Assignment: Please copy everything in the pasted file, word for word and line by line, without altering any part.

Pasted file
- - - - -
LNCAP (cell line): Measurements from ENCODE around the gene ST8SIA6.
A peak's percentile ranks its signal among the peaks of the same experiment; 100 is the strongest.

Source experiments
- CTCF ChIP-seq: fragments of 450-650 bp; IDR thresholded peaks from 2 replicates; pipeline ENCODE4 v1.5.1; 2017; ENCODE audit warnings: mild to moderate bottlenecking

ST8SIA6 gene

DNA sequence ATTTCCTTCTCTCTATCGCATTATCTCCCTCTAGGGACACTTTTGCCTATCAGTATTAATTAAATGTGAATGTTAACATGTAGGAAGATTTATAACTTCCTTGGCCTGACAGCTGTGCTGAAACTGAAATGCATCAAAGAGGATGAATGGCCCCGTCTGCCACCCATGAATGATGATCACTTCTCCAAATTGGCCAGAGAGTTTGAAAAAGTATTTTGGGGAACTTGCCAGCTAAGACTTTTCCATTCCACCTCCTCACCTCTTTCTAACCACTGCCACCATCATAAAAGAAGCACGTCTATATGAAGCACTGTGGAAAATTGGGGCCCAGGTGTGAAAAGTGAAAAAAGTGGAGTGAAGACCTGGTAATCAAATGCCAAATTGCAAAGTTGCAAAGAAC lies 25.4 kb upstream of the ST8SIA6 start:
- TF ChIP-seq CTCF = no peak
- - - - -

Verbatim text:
LNCAP (cell line): Measurements from ENCODE around the gene ST8SIA6.
A peak's percentile ranks its signal among the peaks of the same experiment; 100 is the strongest.

Source experiments
- CTCF ChIP-seq: fragments of 450-650 bp; IDR thresholded peaks from 2 replicates; pipeline ENCODE4 v1.5.1; 2017; ENCODE audit warnings: mild to moderate bottlenecking

ST8SIA6 gene

DNA sequence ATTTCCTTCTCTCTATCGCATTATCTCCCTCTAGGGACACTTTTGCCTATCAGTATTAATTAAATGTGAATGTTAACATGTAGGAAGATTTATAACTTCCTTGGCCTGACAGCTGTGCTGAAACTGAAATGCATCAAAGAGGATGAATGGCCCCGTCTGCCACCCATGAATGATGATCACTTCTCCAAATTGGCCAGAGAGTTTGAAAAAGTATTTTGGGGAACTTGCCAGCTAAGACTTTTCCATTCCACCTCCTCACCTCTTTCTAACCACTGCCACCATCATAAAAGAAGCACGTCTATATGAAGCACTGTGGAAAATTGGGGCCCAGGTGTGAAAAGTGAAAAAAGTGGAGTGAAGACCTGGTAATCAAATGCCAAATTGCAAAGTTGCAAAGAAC lies 25.4 kb upstream of the ST8SIA6 start:
- TF ChIP-seq CTCF = no peak